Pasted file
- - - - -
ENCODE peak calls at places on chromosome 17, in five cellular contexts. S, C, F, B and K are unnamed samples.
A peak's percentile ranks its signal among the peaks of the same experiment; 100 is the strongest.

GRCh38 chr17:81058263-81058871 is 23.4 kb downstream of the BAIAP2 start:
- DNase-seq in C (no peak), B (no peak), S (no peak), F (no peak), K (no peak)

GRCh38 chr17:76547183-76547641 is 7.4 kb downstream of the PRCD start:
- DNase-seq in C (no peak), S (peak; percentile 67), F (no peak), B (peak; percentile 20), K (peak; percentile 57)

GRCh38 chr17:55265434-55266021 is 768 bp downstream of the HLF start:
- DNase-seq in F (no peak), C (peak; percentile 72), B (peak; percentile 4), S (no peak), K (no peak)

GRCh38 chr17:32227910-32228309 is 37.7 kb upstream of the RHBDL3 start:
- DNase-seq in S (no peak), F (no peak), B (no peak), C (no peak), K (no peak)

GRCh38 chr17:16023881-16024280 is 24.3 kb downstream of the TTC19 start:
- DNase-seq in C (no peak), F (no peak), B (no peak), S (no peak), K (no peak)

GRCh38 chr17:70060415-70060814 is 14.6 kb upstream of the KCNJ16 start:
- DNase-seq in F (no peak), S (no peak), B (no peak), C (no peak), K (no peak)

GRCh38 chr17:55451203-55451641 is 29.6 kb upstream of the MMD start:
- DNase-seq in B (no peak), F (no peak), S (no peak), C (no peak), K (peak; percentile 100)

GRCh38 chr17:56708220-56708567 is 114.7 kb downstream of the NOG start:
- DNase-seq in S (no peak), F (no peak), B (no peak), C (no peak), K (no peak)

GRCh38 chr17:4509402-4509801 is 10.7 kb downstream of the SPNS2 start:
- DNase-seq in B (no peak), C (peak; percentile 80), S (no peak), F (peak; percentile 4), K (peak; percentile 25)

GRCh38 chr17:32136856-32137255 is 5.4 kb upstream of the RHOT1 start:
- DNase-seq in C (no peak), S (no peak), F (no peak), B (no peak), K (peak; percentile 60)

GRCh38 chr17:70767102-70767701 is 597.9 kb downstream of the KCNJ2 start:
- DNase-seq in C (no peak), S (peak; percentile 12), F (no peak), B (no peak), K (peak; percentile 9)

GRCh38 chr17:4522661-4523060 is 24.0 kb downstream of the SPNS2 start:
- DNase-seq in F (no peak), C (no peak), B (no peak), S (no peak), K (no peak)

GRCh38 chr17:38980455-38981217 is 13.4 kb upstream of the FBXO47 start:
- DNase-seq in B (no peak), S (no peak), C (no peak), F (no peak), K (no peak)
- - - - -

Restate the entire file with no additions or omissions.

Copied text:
ENCODE peak calls at places on chromosome 17, in five cellular contexts. S, C, F, B and K are unnamed samples.
A peak's percentile ranks its signal among the peaks of the same experiment; 100 is the strongest.

GRCh38 chr17:81058263-81058871 is 23.4 kb downstream of the BAIAP2 start:
- DNase-seq in C (no peak), B (no peak), S (no peak), F (no peak), K (no peak)

GRCh38 chr17:76547183-76547641 is 7.4 kb downstream of the PRCD start:
- DNase-seq in C (no peak), S (peak; percentile 67), F (no peak), B (peak; percentile 20), K (peak; percentile 57)

GRCh38 chr17:55265434-55266021 is 768 bp downstream of the HLF start:
- DNase-seq in F (no peak), C (peak; percentile 72), B (peak; percentile 4), S (no peak), K (no peak)

GRCh38 chr17:32227910-32228309 is 37.7 kb upstream of the RHBDL3 start:
- DNase-seq in S (no peak), F (no peak), B (no peak), C (no peak), K (no peak)

GRCh38 chr17:16023881-16024280 is 24.3 kb downstream of the TTC19 start:
- DNase-seq in C (no peak), F (no peak), B (no peak), S (no peak), K (no peak)

GRCh38 chr17:70060415-70060814 is 14.6 kb upstream of the KCNJ16 start:
- DNase-seq in F (no peak), S (no peak), B (no peak), C (no peak), K (no peak)

GRCh38 chr17:55451203-55451641 is 29.6 kb upstream of the MMD start:
- DNase-seq in B (no peak), F (no peak), S (no peak), C (no peak), K (peak; percentile 100)

GRCh38 chr17:56708220-56708567 is 114.7 kb downstream of the NOG start:
- DNase-seq in S (no peak), F (no peak), B (no peak), C (no peak), K (no peak)

GRCh38 chr17:4509402-4509801 is 10.7 kb downstream of the SPNS2 start:
- DNase-seq in B (no peak), C (peak; percentile 80), S (no peak), F (peak; percentile 4), K (peak; percentile 25)

GRCh38 chr17:32136856-32137255 is 5.4 kb upstream of the RHOT1 start:
- DNase-seq in C (no peak), S (no peak), F (no peak), B (no peak), K (peak; percentile 60)

GRCh38 chr17:70767102-70767701 is 597.9 kb downstream of the KCNJ2 start:
- DNase-seq in C (no peak), S (peak; percentile 12), F (no peak), B (no peak), K (peak; percentile 9)

GRCh38 chr17:4522661-4523060 is 24.0 kb downstream of the SPNS2 start:
- DNase-seq in F (no peak), C (no peak), B (no peak), S (no peak), K (no peak)

GRCh38 chr17:38980455-38981217 is 13.4 kb upstream of the FBXO47 start:
- DNase-seq in B (no peak), S (no peak), C (no peak), F (no peak), K (no peak)